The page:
The amount of electrical energy produced is limited by the installedkilowatts of plant capacity P as well as on the plant factor p t. The plant factor is a measure of hydroelectric power plant use in each time period. Its value depends on the characteristics of the power system and the demand pattern for hydroelectric energy. The plant factor is defined as the average power load on the plant for the period divided by the installed plant capacity. The plant factor accounts for the variability in the demand for hydropower during each period t. This factor is usually specified by those responsible for energy production and distribution. It may or may not vary for different time periods .

The total energy produced cannot exceed the product of the plant factor p t , the number of hours, h t , in the period, and the plant capacity P, measured in kilowatts.

$$ {\text{KWH}}_{t} \le P\;h_{t} p_{t} $$

11.8 Withdrawals and Diversions

Major demands for the withdrawal of water include those for domestic or municipal uses, industrial uses (including cooling water), and agricultural uses including iirrigation . These uses generally require the withdrawals of water from a river system, from reservoirs, or from other surface or groundwater bodies. The water withdrawn may be only partially consumed, and that which is not consumed may be returned, perhaps at a different site, at a later time period, and containing different concentrations of constituents.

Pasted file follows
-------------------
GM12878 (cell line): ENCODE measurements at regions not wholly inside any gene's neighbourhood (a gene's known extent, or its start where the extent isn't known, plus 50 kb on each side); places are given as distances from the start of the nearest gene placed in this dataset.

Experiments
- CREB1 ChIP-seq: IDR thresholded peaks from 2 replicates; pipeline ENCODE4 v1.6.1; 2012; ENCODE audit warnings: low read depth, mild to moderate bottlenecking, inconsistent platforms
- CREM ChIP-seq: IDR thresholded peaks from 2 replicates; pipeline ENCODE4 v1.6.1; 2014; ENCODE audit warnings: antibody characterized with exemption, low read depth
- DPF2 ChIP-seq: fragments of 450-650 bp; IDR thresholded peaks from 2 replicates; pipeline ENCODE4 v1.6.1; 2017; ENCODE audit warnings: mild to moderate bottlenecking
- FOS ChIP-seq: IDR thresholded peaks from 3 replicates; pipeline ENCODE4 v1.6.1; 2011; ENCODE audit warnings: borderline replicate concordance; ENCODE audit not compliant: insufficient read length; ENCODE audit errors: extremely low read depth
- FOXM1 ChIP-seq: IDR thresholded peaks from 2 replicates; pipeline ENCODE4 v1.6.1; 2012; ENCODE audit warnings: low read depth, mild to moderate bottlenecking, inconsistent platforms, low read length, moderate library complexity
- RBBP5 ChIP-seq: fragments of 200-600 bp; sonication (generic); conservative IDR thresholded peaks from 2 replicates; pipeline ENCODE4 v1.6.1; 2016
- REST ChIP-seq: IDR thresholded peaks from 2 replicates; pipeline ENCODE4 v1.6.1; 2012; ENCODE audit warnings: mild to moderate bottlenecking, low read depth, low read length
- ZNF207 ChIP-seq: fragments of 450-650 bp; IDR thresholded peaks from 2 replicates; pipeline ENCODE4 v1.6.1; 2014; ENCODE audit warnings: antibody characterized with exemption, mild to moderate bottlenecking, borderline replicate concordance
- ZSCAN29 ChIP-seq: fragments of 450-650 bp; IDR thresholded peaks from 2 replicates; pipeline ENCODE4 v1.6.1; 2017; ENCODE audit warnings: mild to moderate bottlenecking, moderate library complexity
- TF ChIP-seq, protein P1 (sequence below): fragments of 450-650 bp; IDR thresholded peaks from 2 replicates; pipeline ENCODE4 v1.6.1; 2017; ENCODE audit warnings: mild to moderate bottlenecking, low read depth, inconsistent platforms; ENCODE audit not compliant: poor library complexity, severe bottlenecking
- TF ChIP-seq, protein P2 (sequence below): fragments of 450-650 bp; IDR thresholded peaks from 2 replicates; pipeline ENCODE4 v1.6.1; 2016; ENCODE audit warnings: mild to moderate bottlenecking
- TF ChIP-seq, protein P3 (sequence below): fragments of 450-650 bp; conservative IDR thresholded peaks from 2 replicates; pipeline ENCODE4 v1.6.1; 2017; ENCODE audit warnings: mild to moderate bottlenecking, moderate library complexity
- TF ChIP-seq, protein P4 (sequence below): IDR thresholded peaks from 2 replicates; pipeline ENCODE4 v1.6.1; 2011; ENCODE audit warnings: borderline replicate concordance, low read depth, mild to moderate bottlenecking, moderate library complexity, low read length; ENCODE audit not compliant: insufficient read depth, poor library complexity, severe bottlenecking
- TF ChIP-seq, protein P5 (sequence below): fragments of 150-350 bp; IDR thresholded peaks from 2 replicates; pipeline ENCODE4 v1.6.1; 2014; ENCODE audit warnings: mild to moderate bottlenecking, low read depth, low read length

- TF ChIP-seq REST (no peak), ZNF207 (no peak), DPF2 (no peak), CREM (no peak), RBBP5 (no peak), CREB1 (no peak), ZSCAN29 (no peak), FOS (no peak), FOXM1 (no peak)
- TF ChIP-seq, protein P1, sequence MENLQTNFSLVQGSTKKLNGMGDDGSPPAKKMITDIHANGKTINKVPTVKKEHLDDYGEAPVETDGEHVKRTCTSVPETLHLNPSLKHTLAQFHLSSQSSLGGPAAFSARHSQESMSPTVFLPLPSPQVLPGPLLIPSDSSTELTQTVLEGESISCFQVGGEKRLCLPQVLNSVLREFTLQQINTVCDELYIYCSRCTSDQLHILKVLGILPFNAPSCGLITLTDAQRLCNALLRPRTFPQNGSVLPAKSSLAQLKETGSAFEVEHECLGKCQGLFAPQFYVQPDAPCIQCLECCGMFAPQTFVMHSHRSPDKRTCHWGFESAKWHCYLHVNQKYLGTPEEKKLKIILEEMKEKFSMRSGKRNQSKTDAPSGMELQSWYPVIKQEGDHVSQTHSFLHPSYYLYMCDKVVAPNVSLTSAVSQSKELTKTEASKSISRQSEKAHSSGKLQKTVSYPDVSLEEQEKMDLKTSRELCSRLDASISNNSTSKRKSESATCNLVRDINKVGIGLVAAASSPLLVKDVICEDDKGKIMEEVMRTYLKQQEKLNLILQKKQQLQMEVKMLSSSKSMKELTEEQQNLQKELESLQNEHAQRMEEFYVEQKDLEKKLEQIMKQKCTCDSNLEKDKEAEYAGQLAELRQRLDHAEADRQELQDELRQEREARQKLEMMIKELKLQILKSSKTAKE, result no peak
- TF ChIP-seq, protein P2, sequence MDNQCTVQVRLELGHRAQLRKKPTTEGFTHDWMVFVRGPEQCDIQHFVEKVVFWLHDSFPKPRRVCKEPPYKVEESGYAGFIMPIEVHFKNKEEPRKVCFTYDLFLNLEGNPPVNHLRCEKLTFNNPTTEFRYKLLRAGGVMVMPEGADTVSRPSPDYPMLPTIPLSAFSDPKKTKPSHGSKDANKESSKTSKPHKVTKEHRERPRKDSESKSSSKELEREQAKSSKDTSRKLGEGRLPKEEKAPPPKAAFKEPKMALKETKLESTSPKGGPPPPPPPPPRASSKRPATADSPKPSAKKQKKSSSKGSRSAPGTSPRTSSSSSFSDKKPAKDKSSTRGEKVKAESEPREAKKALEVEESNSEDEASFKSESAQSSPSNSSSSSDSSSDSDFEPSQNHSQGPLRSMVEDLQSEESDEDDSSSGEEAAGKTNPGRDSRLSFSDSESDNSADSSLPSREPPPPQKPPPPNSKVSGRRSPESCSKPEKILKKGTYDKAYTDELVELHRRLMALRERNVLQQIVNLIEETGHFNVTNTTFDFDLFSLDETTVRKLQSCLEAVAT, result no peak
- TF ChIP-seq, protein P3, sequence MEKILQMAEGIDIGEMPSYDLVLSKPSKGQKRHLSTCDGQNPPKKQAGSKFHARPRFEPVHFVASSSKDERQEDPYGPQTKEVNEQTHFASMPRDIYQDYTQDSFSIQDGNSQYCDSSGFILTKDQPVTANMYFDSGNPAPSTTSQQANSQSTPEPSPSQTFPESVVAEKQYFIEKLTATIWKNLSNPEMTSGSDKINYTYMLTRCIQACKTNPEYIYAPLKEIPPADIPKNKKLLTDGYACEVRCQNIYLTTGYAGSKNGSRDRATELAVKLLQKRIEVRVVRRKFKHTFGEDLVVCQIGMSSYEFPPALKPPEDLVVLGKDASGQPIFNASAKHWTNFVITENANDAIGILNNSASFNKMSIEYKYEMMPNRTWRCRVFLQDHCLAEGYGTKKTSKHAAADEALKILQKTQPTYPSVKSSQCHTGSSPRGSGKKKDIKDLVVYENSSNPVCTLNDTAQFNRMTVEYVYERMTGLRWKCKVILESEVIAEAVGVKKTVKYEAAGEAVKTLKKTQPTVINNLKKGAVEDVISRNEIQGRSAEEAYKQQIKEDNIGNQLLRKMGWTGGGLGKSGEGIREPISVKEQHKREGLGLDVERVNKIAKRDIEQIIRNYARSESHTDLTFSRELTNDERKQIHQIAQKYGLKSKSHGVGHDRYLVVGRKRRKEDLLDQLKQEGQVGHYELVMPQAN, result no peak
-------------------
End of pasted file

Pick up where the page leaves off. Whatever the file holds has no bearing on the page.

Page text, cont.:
Water can also be allocated to instream uses that alter the distribution of flows in time and space. Such uses include (1) reservoir storage, possibly for recreational use as well as for water supply; (2) for flow augmentation , possibly for water quality control or for navigation or for ecological benefits ; and (3) for hydroelectric power production. The instream uses may complement or compete with each other or with various off-stream municipal, industrial, and agricultural demands . One purpose of developing management models of river basin systems is to help derive policies that will best serve these multiple uses, or at least identify the tradeoffs among the multiple purposes and objectives.